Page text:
Less than six hours ago, Donald Trump became our President-Elect. I don’t know what the future holds for us as a country, let alone for specific immigration policy or reform, but I do know that a lot of people are scared. Let me share my initial thoughts on what this means, knowing that so much can change over the next few weeks or months.
As we’ve talked about before, presidents do not make the law. Congress does that. Yes, right now, it looks like the Republicans will maintain control of Congress, but they don’t have the majority they need to pass legislation through without compromise. President Trump will not have the authority, nor will Congress, to have any law they want to be enacted without the Democrats agreeing to it. Our system of checks and balances is still in place.
What President Trump can do is change policy. Just as President Obama created DACA, which is about how we prioritize enforcement policies, President Trump can take it away. In fact, Donald Trump has said that he would cancel the DACA program once in office, so we will see if he keeps to his word. I don’t know if he will, but if I had DACA, I know that I wouldn’t wait until after January 20, 2017, to renew it.
President Trump will also name people to positions who can influence the policy that will impact immigrants’ lives. While immigration was a hot topic for Donald Trump, I don’t believe he will be involved in the legal analysis of the laws – I think he will want to be more involved in projects that he knows about, like rebuilding our roads and bridges. We will learn a lot about what the Trump Presidency will look like by who he appoints to his Cabinet and to other key positions.
The state of immigration enforcement – how will that look like under President Trump? He has come to terms with the reality that over 11 million undocumented people cannot be deported. But I do think enforcement priorities will change dramatically. Under President Obama, ICE was supposed to limit itself to focus on people who had arrived in the country recently, to criminals, and to those with prior removal orders.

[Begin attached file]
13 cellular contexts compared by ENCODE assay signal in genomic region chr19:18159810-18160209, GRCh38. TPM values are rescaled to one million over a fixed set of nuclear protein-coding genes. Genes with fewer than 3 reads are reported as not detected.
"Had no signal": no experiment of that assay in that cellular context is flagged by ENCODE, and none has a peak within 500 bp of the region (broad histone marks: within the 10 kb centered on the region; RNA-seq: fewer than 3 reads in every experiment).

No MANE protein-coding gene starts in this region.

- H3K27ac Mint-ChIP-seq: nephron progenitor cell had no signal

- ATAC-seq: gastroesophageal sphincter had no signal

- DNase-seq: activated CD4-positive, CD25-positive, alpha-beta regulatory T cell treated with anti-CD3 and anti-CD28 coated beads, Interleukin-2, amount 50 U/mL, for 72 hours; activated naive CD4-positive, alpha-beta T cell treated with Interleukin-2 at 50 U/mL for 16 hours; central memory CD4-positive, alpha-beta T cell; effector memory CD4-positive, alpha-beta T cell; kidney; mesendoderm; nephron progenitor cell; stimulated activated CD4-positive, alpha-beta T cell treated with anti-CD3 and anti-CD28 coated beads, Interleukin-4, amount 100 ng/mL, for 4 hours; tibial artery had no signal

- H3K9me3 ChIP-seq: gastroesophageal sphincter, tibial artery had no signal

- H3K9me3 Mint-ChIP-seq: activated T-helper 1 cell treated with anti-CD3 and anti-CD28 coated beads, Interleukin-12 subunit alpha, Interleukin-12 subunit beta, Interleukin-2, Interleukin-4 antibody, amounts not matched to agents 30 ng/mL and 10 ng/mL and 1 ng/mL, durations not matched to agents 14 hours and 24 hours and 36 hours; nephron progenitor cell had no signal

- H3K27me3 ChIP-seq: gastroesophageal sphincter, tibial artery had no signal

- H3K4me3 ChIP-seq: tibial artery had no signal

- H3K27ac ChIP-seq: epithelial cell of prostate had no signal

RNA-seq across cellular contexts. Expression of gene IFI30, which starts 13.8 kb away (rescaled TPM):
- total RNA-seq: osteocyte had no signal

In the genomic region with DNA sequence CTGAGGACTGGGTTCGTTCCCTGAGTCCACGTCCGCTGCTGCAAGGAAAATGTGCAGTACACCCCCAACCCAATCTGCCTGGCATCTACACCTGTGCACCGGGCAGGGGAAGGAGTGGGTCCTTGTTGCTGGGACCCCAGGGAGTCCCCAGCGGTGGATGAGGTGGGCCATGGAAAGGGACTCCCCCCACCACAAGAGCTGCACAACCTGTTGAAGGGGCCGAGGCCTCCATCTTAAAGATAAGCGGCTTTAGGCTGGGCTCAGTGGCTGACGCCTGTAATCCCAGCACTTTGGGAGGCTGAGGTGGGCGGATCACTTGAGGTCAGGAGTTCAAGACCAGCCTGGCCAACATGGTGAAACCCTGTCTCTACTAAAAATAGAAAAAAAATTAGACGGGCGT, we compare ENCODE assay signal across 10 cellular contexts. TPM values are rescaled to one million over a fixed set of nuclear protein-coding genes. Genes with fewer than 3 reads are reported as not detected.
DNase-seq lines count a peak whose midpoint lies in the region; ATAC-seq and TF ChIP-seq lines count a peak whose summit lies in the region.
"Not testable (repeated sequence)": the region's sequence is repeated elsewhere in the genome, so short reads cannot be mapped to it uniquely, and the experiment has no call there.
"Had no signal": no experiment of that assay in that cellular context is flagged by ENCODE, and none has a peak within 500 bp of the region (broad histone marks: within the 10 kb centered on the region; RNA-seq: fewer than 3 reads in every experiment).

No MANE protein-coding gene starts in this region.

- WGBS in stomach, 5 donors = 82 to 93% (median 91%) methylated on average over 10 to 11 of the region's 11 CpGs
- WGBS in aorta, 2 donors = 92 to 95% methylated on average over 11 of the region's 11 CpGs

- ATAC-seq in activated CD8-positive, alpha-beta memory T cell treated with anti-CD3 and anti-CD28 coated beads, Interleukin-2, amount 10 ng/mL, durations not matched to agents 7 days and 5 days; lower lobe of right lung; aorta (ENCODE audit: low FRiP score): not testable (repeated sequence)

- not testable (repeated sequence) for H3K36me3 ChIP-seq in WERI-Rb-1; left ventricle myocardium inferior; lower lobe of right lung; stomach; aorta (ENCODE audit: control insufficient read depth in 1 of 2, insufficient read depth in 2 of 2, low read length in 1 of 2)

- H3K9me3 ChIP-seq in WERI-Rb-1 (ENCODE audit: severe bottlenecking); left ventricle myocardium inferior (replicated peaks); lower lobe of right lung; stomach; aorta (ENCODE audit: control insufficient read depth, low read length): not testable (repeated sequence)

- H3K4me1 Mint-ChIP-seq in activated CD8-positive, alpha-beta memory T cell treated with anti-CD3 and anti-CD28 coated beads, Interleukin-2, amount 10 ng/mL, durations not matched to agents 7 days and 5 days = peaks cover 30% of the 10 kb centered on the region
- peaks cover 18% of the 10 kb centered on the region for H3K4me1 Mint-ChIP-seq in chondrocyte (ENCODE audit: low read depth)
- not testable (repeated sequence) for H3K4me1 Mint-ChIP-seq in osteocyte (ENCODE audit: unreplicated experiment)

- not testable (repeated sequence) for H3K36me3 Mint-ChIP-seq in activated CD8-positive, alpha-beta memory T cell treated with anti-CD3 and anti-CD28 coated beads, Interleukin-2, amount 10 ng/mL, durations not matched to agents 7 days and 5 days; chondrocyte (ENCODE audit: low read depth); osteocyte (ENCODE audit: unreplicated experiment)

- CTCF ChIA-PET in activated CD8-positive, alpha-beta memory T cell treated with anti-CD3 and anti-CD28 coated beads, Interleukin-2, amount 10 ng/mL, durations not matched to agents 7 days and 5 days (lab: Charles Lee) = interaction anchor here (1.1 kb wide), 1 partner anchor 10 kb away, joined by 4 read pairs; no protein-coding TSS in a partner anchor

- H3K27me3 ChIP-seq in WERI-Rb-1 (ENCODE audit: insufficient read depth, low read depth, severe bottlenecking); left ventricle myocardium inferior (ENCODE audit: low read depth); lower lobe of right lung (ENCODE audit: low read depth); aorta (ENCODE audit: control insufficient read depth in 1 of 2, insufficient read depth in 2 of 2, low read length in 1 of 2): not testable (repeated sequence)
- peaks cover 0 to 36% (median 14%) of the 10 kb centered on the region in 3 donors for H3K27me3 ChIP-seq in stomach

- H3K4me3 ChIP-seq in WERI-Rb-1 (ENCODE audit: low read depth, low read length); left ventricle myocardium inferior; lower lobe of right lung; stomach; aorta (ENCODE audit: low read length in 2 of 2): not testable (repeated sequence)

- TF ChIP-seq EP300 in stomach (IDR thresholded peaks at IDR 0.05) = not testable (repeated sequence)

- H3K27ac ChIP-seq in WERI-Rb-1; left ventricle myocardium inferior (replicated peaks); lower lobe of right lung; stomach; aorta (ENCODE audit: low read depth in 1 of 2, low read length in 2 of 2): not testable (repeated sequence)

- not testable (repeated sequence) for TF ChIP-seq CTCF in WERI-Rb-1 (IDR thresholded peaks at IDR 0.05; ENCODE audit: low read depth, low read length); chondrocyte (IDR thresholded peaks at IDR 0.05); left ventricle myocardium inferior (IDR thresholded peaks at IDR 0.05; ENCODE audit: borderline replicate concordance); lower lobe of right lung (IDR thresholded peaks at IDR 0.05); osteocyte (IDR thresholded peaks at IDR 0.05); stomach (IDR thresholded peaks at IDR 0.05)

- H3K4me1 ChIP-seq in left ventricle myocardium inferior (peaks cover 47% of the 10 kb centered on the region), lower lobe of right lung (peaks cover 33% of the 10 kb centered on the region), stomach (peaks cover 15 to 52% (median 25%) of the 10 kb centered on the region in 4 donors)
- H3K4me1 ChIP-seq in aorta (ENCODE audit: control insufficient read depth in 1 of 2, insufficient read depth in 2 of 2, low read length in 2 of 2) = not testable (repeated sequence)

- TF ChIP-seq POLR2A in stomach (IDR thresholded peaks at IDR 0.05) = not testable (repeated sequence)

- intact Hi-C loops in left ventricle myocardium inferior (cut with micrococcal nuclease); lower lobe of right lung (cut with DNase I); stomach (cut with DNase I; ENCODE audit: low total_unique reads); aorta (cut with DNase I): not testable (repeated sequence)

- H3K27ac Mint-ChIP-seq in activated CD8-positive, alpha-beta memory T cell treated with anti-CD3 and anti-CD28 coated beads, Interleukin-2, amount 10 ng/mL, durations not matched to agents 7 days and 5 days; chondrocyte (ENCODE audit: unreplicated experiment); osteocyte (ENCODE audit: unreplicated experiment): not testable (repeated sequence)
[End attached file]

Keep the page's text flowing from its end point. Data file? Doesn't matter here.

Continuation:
Under President Trump, I don’t think that ICE will be allowed to exercise discretion like they have been to release parents of U.S. citizen children, people who have been in the U.S. for decades, or people who have perhaps been victims of crimes themselves. Immigrants caught now in deportation proceedings will perhaps be seen with one label – “illegal.” This is the area that scares people the most – rightfully so – but we still have due process, the right to see an immigration judge, and there are still laws to protect you. There are also thousands of advocates out there who are ready to fight for you.
In some ways, I wonder if President Trump can bring positive changes to immigration law. Yes, I said it. While I don’t practice employment-based immigration law, I know that this area has a lot of problems and perhaps the Trump Administration will understand how the labor market needs foreign workers better than past administrations.
Political campaigns typically need an “other” as the enemy to rally against. Be it communism, terrorism, or immigrants, fear works to solidify a base. And Donald Trump did not become the businessman and now-politician he is by being stupid. He chose a population that has often been voiceless, one that cannot vote, and made them his scapegoat. Does he truly believe immigrants are evil? No. He’s married to one, his children have an immigrant mother, he’s even said that some of his best employees are immigrants. Like politicians before him, he has said extreme things to get votes. It’s ugly, it’s not excusable, but it’s not new.
And finally, take heart in this. As I write this, it appears that Secretary Clinton won the popular vote. Over half of the people who voted did not vote for Donald Trump to become our President. So if you feel as though the country is against you, your family, your friends, or your faith – I promise you it is not. Even people who voted for Donald Trump are not against you. They were scared, as you may be scared right now. But I challenge you to take that energy and turn it into educating and sharing your story and showing your compassion and kindness to your neighbors.
We need to fight for immigrant rights. We may need to fight more than ever in the upcoming years. That fight, though, has to be with Washington, DC. Let’s stop fighting with each other, though. In our daily lives, what we can do right now, starting now is to make everyone less afraid and to win back the heart of our country and our own hearts back.
Today is tough because we don’t know what’s going to happen. But we cannot let fear lead us. We still have the Constitution, we have rights, and we have protections. I don’t discount the fear – not for a moment. But we can never ever give up on this country of immigrants.